Generation Z has an abstract relationship with company ethics. Company ethics don’t matter to Gen Z unless it impacts them personally or, others can call them out on it. Millennials have traditionally been the generation that will call companies out on anything that isn’t morally or ethically sound in their opinion, regardless of whether or not it personally affects them. Whether the end result is boycotting, protests, or action on social media, Millennials try to be active in voicing their opinion to companies. While company ethics do matter to Generation Z, nearly all respondents stated that company ethics do not influence their buying habits unless it affected the product, or the user personally. About 80 percent refuse to buy goods from companies involved in scandals but few actually try to find information about the scandals (McKinsey). The only way they would be informed of any wrongdoing is if it actually affected them to find out about it. In my opinion, Generation Z would only stop buying a product if they felt judged by their peers for buying that product. Whether or not they have done any research on the company’s actions, if it is highly disliked or liked by even a few of their peers, it heavily influences their buying habits.
Generation Z’s views on marketing is also a mix of the old and new. What we think of as traditional marketing efforts, TV advertisements and billboards were mostly used by Generation X. Millennials have preferred celebrity endorsements, and influencers which are public personalities, not quite as popular as celebrities, that publicly endorse products on a more personal scale. Generation Z falls right in between all of these lines. Respondents in my survey listed social media advertisements as the most effective way of marketing. While social media advertisements are done on a new platform, it is still considered a traditional advertisement because the premise of a picture or short video is left unchanged. Celebrity and influencer endorsements tied for 3rd place which disagrees with the Millennial’s preferred way of advertising. TV advertisements came in last most likely to the slowly dying market for traditional television. Generation Z has shown interest in a more personal approach of advertising like celebrity and influencer endorsements than Generation X, but less of an interest than Millenials. They have also shown more of an interest in traditional marketing approaches, such as picture or video ads than Millennials, but less of an interest than Generation X. This creates a unique opportunity for companies as new marketing campaigns need to be a mix of traditional and new practices.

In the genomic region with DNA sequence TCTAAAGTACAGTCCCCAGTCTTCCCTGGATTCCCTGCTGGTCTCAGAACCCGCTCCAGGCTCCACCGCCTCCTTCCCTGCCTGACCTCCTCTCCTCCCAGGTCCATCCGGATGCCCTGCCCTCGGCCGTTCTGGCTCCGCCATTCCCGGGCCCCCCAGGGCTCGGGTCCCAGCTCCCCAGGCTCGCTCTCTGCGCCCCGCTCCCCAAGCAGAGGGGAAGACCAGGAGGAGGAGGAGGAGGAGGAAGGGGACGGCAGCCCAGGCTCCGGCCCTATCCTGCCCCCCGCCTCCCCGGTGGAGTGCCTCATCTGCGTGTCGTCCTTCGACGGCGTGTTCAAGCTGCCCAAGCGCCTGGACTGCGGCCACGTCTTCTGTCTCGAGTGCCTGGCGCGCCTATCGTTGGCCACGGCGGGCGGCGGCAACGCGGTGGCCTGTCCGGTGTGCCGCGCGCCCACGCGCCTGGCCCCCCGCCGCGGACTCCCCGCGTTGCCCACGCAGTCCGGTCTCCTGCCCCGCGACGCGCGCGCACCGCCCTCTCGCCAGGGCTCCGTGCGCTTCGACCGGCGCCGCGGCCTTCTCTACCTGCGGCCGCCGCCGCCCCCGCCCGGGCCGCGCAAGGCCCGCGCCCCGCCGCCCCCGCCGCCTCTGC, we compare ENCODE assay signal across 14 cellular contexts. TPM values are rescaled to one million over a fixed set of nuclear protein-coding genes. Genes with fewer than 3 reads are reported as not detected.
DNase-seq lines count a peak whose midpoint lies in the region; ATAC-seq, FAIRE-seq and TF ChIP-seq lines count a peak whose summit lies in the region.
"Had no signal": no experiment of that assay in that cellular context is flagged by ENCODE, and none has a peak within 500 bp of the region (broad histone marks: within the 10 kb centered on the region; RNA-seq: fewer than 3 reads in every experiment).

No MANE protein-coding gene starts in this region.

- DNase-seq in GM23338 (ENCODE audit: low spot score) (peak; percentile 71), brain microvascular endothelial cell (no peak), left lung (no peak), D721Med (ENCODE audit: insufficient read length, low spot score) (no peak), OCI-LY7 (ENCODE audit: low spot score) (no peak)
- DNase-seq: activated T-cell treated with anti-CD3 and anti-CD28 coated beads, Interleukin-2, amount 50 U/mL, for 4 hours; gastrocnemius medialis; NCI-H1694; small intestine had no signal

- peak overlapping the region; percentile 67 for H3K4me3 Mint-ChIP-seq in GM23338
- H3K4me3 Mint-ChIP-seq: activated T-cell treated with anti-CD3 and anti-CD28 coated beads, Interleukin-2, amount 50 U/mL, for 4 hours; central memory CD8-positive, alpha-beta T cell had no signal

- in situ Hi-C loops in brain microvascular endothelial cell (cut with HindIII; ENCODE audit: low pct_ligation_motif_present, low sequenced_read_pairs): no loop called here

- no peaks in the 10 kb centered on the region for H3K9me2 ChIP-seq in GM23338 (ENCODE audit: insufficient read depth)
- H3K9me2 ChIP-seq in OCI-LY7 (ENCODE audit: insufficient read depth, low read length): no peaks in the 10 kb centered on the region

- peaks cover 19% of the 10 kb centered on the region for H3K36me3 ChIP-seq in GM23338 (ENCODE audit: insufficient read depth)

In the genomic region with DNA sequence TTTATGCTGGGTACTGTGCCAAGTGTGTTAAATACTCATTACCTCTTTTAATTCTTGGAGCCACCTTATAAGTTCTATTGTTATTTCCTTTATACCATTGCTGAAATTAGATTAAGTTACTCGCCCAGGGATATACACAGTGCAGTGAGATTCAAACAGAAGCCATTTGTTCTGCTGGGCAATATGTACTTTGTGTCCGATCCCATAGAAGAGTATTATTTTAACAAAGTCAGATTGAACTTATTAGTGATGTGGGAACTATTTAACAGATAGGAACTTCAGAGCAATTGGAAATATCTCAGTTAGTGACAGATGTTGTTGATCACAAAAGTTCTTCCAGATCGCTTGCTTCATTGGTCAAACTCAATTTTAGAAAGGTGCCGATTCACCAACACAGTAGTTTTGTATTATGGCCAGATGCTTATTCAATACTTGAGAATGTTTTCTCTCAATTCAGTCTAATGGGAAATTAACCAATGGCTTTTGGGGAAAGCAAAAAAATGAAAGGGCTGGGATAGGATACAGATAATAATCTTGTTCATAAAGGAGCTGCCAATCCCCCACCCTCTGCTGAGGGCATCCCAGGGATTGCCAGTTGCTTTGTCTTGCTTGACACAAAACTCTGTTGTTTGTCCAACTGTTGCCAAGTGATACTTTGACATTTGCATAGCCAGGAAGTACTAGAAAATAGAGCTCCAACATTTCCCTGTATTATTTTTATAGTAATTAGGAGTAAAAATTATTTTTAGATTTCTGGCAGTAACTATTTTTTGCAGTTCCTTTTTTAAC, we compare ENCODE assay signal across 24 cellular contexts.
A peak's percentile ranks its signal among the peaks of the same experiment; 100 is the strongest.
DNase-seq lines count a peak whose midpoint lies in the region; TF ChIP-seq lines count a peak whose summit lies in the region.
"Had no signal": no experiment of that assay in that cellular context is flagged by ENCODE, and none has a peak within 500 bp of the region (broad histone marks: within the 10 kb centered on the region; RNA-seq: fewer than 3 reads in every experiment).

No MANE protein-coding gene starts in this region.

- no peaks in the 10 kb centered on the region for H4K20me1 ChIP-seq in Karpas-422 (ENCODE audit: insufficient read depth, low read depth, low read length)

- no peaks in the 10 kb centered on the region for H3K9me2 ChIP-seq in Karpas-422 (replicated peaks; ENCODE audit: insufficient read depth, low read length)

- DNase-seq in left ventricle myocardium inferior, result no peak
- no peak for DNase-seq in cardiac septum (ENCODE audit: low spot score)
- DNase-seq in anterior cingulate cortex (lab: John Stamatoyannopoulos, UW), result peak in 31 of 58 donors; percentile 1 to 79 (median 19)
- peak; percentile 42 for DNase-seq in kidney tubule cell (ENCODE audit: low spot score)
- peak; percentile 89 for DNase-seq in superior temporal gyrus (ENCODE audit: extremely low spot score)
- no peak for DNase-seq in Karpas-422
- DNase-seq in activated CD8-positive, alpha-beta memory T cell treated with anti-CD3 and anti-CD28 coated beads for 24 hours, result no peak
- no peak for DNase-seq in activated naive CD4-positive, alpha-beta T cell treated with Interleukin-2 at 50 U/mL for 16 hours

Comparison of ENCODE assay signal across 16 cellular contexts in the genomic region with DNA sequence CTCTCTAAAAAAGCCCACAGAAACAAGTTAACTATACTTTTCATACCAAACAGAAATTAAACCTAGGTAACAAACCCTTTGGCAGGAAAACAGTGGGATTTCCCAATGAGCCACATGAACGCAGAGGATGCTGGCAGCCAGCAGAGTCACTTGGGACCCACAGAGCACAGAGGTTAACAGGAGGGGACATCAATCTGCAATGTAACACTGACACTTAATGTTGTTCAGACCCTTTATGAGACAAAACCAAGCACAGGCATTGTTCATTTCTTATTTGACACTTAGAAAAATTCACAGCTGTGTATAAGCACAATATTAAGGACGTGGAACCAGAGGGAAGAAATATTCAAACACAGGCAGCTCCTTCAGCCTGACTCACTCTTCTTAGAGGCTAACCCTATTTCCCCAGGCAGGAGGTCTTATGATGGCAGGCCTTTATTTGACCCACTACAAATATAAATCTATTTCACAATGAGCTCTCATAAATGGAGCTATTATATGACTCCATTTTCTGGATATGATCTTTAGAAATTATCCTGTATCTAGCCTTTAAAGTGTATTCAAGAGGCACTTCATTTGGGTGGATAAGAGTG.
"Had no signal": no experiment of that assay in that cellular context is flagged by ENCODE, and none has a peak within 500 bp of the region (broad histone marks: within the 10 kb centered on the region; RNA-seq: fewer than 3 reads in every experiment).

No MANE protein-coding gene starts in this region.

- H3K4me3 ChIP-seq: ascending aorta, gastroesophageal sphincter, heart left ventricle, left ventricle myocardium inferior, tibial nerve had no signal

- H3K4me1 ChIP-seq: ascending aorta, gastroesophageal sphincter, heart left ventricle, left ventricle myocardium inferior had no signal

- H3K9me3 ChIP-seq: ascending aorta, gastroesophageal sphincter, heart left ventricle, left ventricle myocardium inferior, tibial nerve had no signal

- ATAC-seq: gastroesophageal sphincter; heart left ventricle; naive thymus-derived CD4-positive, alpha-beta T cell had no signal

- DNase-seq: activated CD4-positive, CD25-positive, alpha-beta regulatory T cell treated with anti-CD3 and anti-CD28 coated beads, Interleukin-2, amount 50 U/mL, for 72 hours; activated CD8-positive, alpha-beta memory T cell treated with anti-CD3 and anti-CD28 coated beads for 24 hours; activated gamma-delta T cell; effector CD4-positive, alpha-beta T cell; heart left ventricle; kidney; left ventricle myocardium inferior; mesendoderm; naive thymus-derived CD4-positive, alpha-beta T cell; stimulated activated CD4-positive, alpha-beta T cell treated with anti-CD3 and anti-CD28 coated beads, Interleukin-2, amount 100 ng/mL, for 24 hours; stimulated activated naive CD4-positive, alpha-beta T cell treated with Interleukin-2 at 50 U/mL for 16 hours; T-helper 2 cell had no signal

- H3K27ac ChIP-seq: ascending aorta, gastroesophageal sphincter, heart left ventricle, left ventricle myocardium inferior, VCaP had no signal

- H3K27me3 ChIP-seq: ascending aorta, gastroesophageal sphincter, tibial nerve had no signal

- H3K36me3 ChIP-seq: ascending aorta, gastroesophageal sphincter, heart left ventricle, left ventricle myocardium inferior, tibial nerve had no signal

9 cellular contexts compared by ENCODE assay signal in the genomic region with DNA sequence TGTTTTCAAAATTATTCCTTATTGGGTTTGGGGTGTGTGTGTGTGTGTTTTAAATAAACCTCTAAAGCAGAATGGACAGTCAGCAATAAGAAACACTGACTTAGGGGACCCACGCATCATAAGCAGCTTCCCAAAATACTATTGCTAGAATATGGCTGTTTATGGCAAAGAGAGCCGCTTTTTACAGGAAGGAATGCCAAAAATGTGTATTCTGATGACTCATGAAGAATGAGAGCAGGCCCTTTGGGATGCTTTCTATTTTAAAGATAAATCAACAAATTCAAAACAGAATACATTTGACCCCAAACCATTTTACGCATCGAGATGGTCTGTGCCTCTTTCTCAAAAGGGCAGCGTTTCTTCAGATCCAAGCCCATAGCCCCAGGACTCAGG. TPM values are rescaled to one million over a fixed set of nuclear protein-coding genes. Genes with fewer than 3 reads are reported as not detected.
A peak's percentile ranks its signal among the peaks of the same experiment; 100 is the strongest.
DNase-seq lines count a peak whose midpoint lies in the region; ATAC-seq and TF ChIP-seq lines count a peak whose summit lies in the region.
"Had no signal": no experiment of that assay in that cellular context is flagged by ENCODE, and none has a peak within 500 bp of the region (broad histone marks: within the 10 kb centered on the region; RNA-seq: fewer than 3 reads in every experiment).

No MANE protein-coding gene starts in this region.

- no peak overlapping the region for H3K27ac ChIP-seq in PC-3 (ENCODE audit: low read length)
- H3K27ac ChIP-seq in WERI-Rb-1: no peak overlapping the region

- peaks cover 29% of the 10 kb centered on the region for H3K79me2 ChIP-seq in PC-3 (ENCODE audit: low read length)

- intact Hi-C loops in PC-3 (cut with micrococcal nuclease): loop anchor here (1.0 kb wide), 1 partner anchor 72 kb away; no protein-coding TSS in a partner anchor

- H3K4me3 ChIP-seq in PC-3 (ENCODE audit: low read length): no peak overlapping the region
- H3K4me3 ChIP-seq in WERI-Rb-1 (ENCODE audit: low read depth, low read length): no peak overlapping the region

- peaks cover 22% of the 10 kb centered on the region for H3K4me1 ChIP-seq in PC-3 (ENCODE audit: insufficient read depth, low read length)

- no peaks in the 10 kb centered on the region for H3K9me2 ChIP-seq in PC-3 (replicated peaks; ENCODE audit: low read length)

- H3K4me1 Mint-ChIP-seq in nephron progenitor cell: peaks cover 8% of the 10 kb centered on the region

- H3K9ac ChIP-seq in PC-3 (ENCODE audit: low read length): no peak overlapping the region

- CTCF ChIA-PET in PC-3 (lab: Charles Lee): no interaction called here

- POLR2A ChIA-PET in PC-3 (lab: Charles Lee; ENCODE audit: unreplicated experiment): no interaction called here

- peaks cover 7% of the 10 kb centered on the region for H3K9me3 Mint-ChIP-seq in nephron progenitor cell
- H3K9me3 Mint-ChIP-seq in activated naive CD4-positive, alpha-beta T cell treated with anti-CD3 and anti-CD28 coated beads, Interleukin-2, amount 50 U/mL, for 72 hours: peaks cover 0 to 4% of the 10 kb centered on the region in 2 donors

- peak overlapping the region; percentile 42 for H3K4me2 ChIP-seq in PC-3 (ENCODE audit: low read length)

Generation Z has pulled certain ideals from Gen X and Millennials and given each its individual twist. They pull their love of brands from Gen X, but only value these brands for their exclusiveness and special lifestyle instead of their superior quality and craftsmanship. They’re interested in making sure the companies they buy from are doing the right thing, but they’re not going to be as vocal as Millennials. Moving forward, companies that are able to adopt a strong brand image, and develop a history of doing good will be the most popular and profitable among Gen Z. - Rosario Picone